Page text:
This prestigious literary prize, the British equivalent of Goncourt, is accessible to authors from all over the world, provided they write in English.
Eight authors of first novels have been shortlisted for the Booker Prize, the organizers of the prestigious British literary prize announced on Tuesday. They will compete with renowned feathers like Hilary Mantel and Tsitsi Dangarembga.
British novelist Hilary Mantel has twice won this prestigious literary prize created in 1969, the British equivalent of Goncourt, to which authors of all nationalities can compete as long as they write in English. It was Hilary Mantel’s third book on Thomas Cromwell, minister to King Henry VIII of England, which caught the attention of the five jurors. His bestsellers were adapted for television in the award-winning series “Wolf Hall”.
The famous Zimbabwean writer Tsitsi Dangarembga is among her competitors with the third volume of a trilogy, a sequel to “Nervous conditions” (“À fleur de peau” in the French version), on the journey of a young girl from Zimbabwe.
Thirteen authors in competition
In total, thirteen works were selected by a jury of five judges from among 162 novels published in the United Kingdom or Ireland between October 1, 2019 and September 30, 2020. Nine women are among the thirteen names selected.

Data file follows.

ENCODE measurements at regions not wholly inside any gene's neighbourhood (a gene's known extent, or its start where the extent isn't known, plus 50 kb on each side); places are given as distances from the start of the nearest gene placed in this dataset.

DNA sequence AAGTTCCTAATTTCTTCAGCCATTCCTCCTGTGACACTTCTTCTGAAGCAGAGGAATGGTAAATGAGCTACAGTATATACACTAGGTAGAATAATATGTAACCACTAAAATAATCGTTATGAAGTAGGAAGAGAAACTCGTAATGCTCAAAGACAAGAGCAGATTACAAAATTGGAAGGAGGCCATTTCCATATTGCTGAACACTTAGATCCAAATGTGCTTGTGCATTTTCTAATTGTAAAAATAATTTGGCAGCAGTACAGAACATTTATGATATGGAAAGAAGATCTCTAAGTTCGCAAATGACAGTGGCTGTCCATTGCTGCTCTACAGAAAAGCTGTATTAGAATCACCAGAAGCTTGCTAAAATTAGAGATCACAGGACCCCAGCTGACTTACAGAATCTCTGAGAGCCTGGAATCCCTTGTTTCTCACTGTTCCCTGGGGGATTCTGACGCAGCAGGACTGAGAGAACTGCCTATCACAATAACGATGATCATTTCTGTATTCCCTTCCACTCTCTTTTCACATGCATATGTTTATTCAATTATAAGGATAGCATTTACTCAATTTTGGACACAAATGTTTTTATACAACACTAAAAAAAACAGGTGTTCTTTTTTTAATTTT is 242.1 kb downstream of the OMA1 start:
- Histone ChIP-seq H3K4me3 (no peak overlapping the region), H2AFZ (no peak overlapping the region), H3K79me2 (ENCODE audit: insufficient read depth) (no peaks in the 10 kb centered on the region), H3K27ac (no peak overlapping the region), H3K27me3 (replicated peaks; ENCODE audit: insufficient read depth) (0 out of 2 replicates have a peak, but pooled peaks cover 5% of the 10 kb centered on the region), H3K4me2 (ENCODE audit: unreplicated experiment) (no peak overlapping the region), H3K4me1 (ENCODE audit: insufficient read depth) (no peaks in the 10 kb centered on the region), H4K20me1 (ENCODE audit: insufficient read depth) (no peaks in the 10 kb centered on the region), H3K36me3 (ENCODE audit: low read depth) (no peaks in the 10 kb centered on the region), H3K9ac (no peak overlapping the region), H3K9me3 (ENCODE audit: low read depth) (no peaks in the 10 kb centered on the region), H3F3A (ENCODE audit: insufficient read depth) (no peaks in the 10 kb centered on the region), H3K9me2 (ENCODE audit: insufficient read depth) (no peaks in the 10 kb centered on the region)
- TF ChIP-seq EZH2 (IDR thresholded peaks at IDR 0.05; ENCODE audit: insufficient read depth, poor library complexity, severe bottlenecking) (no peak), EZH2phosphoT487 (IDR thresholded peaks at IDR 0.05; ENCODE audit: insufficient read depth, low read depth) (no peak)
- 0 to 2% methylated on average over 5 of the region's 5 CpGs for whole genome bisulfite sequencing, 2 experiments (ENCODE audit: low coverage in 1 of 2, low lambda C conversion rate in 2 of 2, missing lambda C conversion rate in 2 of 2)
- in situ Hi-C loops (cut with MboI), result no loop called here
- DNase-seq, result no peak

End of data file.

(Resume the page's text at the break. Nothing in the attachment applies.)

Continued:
More than half of the selected works are first novels, an “unusually high proportion,” noted Gaby Wood, literary director of the Booker Prize Foundation, quoted in a statement. The names of the six finalists will be announced on September 15, before the winner is chosen in November. As a result, a reward of 50,000 pounds (about 59,000 francs) and the assurance of international fame.
Besides Salman Rushdie and Margaret Atwood, among the already distinguished novelists are also Yann Martel, Kazuo Ishiguro and Julian Barnes. Last year, the prize was awarded jointly to Canadian writers Margaret Atwood and Anglo-Nigerian Bernardine Evaristo, respectively for “Les Testaments” and “Girl, Woman, Other”.
(ATS / NXP)